What Visibility into Machine Data Transactions Can Do for Your Organization
Machine data is about more than just anticipating outages and maintenance. When machine data is used to its fullest, it informs business decisions to drive business performance.
By Bruno Kurtic, Founding Vice President of Product and Strategy, Sumo Logic
We live in a complicated, interconnected world. With new data sources emerging across different delivery models, the number of transaction and event types is growing so quickly that it's tough to determine the root cause of application performance issues or those that otherwise impact the customer experience. This matters for two reasons. The first is obvious: a business loses money every minute an application is down or even slow, so the pressure is on to identify—and fix—issues ASAP. The second is more subtle: data on events occurring across this diverse IT architecture provides insight that can inform business strategies and drive revenue.
Done correctly, machine data is more than just an operational tool. It can actually bolster the overall trajectory of the company when it helps businesses understand event relationships and, as a result, optimize customer interactions, business processes, and security procedures.
What's Missing from Most Machine Data Analytics
It's simple: insight into transactions.
The growing number of data sources, their underlying infrastructure and the complex workflow interactions among them means that each log message these sources generate is likely not just a siloed occurrence but rather part of a series of interconnected events generated by multiple and independent engines that, in the end, are a part of one distributed transaction. Unfortunately, many of the analysis tools that IT groups use today focus on silos and can't incorporate contextual information on transactions, which limits an organization's ability to determine the root cause of issues in distributed environments.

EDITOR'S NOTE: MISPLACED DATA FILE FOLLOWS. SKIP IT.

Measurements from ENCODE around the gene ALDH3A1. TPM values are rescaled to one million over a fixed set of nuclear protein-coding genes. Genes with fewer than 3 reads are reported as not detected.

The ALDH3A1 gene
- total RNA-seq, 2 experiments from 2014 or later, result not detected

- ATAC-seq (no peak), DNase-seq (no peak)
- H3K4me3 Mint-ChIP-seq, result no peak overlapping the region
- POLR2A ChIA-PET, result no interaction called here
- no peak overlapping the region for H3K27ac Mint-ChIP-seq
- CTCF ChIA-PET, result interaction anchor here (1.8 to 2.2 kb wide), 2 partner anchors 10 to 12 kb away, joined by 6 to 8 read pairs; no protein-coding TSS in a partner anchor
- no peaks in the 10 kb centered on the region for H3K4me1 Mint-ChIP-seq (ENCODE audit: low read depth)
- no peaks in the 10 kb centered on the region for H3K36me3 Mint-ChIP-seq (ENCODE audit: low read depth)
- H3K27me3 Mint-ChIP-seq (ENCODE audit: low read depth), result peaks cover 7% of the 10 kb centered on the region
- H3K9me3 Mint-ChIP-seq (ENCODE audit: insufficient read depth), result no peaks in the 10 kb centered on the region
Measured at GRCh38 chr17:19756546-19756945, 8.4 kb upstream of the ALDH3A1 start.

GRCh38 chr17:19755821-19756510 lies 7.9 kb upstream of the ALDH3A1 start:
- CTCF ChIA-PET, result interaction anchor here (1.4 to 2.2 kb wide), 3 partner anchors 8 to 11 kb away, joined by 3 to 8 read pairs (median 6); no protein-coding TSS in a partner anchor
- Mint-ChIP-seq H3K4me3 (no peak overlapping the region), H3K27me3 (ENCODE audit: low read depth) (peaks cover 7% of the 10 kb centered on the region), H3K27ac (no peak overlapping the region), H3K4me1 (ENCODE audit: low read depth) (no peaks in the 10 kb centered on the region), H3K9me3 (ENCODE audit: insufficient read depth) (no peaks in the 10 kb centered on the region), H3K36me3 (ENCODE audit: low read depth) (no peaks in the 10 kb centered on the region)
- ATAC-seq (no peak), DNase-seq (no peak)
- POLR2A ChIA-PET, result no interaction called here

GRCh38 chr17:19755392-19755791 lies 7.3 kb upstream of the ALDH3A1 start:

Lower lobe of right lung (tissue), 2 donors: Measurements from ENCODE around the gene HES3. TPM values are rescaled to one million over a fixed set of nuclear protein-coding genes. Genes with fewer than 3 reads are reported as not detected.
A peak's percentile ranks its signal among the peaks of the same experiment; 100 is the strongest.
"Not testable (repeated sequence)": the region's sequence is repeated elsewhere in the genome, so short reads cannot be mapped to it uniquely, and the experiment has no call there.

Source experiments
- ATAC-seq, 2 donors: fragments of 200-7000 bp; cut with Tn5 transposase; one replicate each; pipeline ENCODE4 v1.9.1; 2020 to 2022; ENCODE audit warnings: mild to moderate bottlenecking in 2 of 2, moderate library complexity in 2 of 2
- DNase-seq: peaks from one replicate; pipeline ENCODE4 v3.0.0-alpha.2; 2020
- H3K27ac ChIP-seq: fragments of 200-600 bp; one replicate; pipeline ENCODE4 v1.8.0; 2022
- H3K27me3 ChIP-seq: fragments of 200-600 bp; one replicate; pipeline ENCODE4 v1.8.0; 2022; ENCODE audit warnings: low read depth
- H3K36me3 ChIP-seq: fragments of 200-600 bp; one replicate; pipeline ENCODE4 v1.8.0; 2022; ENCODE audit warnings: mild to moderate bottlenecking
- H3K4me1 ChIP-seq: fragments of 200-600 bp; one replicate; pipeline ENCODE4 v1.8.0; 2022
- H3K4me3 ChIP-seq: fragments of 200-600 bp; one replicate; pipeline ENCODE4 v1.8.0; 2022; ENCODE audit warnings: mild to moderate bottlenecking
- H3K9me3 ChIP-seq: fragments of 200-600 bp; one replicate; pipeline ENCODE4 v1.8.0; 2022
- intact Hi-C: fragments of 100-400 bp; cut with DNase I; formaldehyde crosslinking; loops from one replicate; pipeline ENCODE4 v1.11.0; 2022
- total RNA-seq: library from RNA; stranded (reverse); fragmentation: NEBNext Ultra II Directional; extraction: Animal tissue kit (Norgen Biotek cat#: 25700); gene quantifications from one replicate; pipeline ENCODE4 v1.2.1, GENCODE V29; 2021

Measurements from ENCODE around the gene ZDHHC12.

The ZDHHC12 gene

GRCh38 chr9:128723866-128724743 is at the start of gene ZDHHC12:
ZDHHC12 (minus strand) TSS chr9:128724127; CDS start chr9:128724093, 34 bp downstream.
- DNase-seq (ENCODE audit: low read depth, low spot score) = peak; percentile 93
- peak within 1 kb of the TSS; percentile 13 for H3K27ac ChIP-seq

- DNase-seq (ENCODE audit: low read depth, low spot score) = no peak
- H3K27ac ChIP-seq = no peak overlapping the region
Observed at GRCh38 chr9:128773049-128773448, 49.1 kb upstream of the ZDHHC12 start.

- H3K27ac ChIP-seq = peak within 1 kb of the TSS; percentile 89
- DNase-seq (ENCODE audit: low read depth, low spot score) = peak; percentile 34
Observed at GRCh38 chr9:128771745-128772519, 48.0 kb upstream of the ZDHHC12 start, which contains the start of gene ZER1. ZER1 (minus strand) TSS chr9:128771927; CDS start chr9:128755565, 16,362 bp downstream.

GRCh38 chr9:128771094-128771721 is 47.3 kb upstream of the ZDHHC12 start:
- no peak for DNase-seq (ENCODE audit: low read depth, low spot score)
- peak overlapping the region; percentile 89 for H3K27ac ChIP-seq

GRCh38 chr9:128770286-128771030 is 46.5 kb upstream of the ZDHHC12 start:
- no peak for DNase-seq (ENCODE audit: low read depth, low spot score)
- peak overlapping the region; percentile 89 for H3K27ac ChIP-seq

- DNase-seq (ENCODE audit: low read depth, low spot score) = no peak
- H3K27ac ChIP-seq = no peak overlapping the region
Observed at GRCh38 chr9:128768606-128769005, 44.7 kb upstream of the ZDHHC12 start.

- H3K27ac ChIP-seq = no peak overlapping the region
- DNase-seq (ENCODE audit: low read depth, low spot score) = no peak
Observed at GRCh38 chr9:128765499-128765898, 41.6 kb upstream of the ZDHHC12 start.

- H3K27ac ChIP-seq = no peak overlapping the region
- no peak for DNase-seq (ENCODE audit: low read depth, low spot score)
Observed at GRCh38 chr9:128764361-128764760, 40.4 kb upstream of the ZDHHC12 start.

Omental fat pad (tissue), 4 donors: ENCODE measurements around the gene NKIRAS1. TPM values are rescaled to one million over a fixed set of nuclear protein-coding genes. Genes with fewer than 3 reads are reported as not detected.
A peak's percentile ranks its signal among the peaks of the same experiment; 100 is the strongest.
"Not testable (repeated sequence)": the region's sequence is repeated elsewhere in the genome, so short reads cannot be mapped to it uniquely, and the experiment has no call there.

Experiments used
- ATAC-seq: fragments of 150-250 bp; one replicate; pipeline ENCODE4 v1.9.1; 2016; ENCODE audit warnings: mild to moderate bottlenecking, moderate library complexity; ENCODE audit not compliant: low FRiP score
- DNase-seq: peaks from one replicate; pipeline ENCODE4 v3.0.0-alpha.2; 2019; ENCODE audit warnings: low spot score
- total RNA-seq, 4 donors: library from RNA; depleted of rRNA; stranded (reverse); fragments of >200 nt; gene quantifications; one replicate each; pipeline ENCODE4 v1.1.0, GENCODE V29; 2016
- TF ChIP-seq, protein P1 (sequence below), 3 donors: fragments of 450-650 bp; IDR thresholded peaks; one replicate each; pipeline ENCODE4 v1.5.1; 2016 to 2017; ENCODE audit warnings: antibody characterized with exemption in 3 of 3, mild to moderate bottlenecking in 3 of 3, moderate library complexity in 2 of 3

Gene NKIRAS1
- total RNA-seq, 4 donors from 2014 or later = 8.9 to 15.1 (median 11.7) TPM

Whether the result is critical transaction latency that impacts critical revenue-generating activities, or failure to mine insight into user and customer behavior that can help dictate business strategy and decisions, the root cause is the same: human limitations to comprehend the overwhelming amount of machine data churned out by every application, website, server, mobile device, and supporting IT infrastructure component in the enterprise. Businesses need better analytics tools.
Modern applications are designed to be highly distributed and run across private and public clouds. They are composed of decoupled micro-services that are managed separately to reduce complexity, improve uptime and agility, and enable distributed teams to both develop and operate modern applications. This is increasing the need to collect and consolidate event and other machine data from distribute systems in real-time, analyze it in such a way as to understand how transactions flow through distributed micro-services from transaction start to transaction end. An example of a highly distributed system might be a retail site that runs in a private data center but has bursting capacity that spins up and down in a public cloud. The site can be accessed by a Web browser or by a custom-built mobile application both of which have special endpoints, and uses internal and third party services for targeted promotions, shipping, and payment processing.